Monday, November 14, 2005

A Cuppa with Joe Hoeffel

To entertain and enlighten those readers who may be visiting here from Philly Future, I am hoping to present a few things out of the ordinary. As one of these I had a virtual coffee klatsch with Joe Hoeffel, who has served as Congressman for the 13th district, Democratic candidate for the Senate, Montgomery County Commissioner, and State Representative for the 153rd district. Regardless of all of these credentials, he was more than willing to answer a few questions.

What role do you see yourself playing in the regional or statewide political scene?

I am still very interested in public policy and politics and intend to stay actively involved. There is a large role to play for progressive Democrats in suburban, regional and state politics. Among other things, we Democrats need to reclaim the mantle of reform and must propose constructive changes in campaign finances, ethics, government contracting and legislative practices. I would like to empower Pennsylvanians with the powers of initiative and referendum.

Are there any congressional votes that you now regret?

Just one -- the vote to authorize the war in Iraq. I knew that in the 1980s Hussein had used chemical weapons against innocent civilians, and I was convinced in 2002 that it was necessary to disarm Hussein of WMD. I preferred diplomacy and multilateral action, but I was convinced we had to act. I am now convinced we were lied to by Bush and his administration. If I knew then what I know now, I would have voted no.

Your district was re-drawn significantly before the 2002 race and you were pitted against fellow Democratic congressman Bob Borski who decided not to run. What can we do to keep the shape of districts from being used politically?

We must depoliticize redistricting in Pennsylvania. The 2001 congressional redistricting was a disgrace. Many states use bipartisan processes and non-partisan commissions to limit the raw partisanship that we see in Pennsylvania. If such reform cannot or will not be enacted by the legislature, we ought to consider convening a state constitutional convention to reform redistricting and do some other progressive things, like replacing the flat state income tax with a fairer graduated system, establishing initiative and referendum, etc.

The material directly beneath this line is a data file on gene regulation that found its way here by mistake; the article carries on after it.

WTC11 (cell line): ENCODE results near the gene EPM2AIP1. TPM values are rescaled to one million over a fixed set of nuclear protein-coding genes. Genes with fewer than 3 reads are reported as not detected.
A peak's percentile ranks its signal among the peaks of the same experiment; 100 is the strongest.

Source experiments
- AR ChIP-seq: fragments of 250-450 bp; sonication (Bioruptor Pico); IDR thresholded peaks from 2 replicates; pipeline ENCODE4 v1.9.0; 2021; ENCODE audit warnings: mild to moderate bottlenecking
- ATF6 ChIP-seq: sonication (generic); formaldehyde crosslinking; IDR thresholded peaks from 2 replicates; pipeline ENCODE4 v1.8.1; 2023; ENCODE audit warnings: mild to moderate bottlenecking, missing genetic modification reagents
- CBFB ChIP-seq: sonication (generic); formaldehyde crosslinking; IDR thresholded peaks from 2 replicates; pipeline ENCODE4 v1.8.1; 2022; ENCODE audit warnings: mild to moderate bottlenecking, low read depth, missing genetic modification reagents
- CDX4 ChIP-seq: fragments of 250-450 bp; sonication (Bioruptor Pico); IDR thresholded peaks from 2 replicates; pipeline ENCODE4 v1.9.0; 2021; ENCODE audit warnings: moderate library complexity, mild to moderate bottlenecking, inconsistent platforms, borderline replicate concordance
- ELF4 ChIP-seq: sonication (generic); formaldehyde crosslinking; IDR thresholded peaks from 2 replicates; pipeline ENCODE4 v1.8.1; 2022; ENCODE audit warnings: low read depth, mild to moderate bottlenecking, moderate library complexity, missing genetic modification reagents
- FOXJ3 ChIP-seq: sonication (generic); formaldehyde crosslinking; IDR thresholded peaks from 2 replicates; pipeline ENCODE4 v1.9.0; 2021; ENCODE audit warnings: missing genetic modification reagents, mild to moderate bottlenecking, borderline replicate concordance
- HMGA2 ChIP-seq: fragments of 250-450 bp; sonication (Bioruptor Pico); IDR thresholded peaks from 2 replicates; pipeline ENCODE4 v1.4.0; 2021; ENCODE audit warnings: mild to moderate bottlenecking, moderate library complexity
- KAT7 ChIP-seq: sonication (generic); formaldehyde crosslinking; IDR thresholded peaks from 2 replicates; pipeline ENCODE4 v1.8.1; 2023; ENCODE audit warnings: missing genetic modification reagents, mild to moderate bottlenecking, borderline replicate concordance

You’ve had your own website/blog, www.joehoeffelandfriends.com for about 6 months now, what has that experience been like? Is it what you expected?

It is a lot of work.

As someone who has held office at the state, county, and federal level, what is one change you would make to the electoral or campaign process, if you had the power to do so?

We must figure out how to reduce the cost of elections, by providing some free or reduced rate access to TV, radio and mail, as well as institute some public financing of campaigns.

If you were king or queen maker in 2008 what would you have the Democratic presidential nominee do or what message would you have them deliver, to do the most to ensure victory?

Telling the truth (about the state of the Union, policy positions, tough steps that must be taken) is fundamentally important, but "feeling their pain" is equally important. We need a presidential candidate who connects with people, as Bill Clinton did.

What strategy do you think the Republican nominee will take and will it be successful?

He will lie, about balancing the budget, the terror threat and his moral values.

Thanks, Joe!

3 comments:

Franny Ward said...

"Just one -- the vote to authorize the war in Iraq. I knew that in the 1980s Hussein had used chemical weapons against innocent civilians, and I was convinced in 2002 that it was necessary to disarm Hussein of WMD."

Of course he did. So did many others. America supplied Saddam with these weapons to use against Iran and the Soviet threat in Afghanistan. Remember that picture of Rummy?

albert said...

I'm curious as to Joe's definition of the term "progressive" as there is so much debate over what exactly that means. It's so subjective. His "progressive" candidate is not necessarily mine, nor yours, nor someone else's. But everyone uses that term, myself included.

albert said...

woops, i also meant to say, wonderful interview! and glad to see joe taking a little break from all that pesky lawyering to chat!